Police arrested two Reuters reporters, Wa Lone and Kyaw Soe Oo, on December 12 for allegedly obtaining confidential documents relating to Rakhine and have accused them of violating Myanmar's Official Secrets Act.
The pair now face up to 14 years in prison on charges of possessing classified documents in violation of the colonial-era Official Secrets Act.
The Reuters report drew on interviews with Buddhists who confessed to torching Rohingya homes, burying bodies and killing Muslims in what they said was a frenzy of violence triggered when Rohingya insurgents attacked security posts last August.
Almost 690,000 Rohingya have fled Myanmar's Rakhine state and crossed into southern Bangladesh since August, when attacks on security posts by insurgents triggered a military crackdown that the United Nations has said may amount to genocide.
British Foreign Secretary Boris Johnson met Myanmar leader Aung San Suu Kyi on Sunday to discuss the Southeast Asian nation's Muslim ethnic Rohingya minority and how nearly 700,000 of them can be repatriated safely after fleeing to Bangladesh to escape violence perpetrated largely by Myanmar's military.More news: Chris Mazdzer Latest News, Photos, and Videos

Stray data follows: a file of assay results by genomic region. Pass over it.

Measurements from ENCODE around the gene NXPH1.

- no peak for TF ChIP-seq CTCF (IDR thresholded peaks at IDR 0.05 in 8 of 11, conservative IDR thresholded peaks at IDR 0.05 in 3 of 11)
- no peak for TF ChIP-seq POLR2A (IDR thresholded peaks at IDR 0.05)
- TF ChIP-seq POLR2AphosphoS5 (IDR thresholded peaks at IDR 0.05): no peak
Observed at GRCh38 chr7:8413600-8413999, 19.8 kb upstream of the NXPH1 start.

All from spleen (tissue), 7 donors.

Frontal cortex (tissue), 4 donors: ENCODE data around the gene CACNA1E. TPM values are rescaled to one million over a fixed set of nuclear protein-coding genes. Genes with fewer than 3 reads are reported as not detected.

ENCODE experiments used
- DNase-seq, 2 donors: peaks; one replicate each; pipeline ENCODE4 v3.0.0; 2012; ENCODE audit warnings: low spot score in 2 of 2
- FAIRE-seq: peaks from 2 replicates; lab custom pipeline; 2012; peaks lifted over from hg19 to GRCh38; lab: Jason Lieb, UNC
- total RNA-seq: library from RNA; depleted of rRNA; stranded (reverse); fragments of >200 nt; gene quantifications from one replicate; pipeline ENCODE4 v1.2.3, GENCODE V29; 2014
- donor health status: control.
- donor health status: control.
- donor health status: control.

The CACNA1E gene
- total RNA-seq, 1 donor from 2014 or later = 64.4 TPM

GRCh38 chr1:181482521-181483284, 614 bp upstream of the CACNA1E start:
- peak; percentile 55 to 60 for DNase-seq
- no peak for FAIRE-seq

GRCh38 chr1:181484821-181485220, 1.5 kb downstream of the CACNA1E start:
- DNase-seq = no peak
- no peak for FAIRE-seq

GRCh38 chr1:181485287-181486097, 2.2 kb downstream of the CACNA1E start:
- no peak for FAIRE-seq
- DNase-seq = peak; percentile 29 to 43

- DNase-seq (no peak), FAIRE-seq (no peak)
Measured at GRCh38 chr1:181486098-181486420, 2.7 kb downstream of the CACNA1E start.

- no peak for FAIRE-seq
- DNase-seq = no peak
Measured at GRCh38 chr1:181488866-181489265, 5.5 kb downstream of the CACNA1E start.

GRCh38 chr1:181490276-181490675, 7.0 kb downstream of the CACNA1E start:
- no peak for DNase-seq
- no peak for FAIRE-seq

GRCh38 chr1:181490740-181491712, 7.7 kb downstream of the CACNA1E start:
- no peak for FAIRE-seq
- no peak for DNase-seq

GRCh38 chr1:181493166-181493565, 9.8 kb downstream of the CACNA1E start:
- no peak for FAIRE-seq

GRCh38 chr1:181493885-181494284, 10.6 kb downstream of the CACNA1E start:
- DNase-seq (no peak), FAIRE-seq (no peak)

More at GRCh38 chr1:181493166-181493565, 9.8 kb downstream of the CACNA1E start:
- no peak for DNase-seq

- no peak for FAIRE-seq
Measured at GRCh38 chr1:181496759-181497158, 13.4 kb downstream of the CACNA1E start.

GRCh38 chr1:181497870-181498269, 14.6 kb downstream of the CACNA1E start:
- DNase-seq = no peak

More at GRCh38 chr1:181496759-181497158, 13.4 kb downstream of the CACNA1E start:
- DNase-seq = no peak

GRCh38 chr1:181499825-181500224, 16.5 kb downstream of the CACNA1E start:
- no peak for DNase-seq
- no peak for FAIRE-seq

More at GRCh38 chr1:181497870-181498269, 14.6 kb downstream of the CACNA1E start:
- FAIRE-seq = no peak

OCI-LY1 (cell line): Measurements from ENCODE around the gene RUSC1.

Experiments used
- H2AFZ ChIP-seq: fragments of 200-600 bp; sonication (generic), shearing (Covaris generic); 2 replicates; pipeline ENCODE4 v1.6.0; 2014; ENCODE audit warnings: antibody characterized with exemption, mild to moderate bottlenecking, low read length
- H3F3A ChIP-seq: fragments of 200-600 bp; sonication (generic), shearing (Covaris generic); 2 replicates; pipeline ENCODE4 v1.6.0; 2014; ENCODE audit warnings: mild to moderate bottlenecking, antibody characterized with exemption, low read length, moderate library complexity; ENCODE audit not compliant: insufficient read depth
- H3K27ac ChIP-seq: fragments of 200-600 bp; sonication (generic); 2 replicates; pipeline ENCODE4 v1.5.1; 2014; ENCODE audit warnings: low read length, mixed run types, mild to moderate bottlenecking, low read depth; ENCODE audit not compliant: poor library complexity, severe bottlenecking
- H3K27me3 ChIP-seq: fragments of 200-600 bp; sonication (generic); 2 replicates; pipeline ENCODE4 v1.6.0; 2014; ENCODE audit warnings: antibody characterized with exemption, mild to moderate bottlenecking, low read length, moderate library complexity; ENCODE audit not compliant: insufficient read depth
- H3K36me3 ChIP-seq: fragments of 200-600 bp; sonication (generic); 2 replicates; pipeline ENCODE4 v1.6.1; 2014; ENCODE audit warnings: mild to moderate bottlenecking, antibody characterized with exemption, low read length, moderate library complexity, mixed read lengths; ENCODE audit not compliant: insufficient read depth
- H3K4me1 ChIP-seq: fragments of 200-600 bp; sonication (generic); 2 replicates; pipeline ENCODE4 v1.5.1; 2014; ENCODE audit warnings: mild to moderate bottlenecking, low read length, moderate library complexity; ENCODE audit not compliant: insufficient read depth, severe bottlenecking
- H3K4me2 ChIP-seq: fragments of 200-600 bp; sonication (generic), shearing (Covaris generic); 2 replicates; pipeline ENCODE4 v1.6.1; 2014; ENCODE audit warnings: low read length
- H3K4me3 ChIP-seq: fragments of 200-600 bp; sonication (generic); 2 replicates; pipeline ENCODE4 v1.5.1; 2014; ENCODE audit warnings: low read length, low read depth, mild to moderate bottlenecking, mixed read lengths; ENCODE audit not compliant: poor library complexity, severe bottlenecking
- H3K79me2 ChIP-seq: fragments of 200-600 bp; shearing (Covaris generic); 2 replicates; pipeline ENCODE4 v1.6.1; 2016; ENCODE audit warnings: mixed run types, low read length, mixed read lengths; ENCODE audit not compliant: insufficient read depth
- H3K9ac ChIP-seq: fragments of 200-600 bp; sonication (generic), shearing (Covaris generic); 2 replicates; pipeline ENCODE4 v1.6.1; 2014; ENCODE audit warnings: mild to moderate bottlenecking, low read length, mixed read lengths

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Referring to the Reuters report, Johnson said: "It's an extremely brilliant piece of reporting, providing a very, very important testimonial which I will be bringing up tomorrow, you can be sure, with State Counsellor Daw Aung San Suu Kyi and others".
"Discussed importance of Burmese authorities in carrying out full & independent investigation into the violence in #Rakhine & urgent need to create the right conditions for #Rohingya refugees to return to their homes in Rakhine", Johnson wrote on his Twitter account of his meeting with Suu Kyi, who also serves as foreign minister.
The United Nations has accused Myanmar of driving the Muslim minority across the border in an ethnic cleansing campaign.
Mr Johnson visited a UNICEF child-friendly site where he saw the efforts being made to keep young people safe. Myanmar denies ethnic cleansing, and says its security forces mounted legitimate counter-insurgency clearance operations.
Suu Kyi, a Nobel Peace Prize victor, has faced heavy worldwide criticism for not taking a higher profile in responding to the strife in Rakhine state.